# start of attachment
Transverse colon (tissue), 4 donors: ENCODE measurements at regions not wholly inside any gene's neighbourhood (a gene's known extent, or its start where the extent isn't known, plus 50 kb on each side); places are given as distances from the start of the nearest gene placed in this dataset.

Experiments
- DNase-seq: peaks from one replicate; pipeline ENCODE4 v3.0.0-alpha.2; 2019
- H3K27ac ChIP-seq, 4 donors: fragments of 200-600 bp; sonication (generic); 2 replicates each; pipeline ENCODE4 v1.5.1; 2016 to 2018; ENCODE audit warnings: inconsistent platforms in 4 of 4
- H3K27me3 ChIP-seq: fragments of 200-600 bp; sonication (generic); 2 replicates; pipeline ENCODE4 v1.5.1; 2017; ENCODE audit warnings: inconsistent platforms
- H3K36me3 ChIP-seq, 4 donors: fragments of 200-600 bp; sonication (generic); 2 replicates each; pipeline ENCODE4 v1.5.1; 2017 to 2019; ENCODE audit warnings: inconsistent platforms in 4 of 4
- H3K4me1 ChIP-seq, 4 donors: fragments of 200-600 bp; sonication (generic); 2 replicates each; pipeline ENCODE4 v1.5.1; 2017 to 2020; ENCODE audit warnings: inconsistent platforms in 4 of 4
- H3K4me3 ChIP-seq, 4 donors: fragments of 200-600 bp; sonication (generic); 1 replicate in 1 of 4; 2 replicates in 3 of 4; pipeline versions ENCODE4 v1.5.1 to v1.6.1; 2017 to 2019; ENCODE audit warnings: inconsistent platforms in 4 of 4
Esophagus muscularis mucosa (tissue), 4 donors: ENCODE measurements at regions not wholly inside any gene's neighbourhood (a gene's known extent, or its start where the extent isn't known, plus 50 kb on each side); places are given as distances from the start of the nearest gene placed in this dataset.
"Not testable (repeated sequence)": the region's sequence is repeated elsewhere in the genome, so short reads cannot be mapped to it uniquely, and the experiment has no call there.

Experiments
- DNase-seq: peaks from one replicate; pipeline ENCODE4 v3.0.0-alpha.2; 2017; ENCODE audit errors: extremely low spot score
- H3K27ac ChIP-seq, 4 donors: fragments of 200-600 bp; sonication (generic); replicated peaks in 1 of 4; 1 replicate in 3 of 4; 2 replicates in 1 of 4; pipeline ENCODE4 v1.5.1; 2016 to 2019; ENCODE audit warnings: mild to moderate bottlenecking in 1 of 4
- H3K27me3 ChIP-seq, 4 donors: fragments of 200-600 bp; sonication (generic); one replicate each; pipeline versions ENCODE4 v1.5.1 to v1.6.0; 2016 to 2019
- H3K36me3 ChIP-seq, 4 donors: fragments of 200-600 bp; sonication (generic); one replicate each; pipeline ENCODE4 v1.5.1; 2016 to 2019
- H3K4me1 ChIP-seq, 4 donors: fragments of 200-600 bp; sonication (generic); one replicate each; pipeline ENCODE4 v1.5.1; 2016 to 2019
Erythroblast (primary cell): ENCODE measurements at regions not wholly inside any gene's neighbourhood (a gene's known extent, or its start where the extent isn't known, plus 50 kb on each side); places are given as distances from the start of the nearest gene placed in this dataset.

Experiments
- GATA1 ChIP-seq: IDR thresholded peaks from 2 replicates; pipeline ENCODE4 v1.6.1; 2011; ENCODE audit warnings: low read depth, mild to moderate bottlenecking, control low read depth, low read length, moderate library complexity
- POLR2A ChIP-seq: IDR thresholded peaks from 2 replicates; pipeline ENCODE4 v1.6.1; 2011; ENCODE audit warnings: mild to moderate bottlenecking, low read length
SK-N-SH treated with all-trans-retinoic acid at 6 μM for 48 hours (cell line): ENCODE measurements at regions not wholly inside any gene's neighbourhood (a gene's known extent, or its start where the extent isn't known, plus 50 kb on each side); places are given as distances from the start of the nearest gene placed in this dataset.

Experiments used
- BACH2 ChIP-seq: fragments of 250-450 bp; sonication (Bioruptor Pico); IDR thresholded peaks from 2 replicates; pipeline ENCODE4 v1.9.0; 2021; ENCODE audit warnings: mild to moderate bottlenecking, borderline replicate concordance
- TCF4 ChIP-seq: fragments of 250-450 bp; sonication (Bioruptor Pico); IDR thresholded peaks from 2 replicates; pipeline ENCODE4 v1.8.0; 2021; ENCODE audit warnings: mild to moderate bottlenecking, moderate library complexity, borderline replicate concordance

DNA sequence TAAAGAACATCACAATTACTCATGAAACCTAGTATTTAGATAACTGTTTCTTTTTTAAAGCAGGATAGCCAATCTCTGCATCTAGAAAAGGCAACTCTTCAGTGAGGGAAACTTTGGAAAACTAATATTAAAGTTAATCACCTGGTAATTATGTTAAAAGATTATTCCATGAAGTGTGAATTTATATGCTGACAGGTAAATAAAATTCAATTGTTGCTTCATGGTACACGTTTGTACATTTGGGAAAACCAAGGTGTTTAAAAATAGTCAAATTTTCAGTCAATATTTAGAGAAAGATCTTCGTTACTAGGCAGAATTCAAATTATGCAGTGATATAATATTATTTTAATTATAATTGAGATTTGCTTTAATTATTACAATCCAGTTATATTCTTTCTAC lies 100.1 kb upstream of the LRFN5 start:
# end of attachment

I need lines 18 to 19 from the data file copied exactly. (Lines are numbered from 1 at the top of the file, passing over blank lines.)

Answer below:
Experiments
- GATA1 ChIP-seq: IDR thresholded peaks from 2 replicates; pipeline ENCODE4 v1.6.1; 2011; ENCODE audit warnings: low read depth, mild to moderate bottlenecking, control low read depth, low read length, moderate library complexity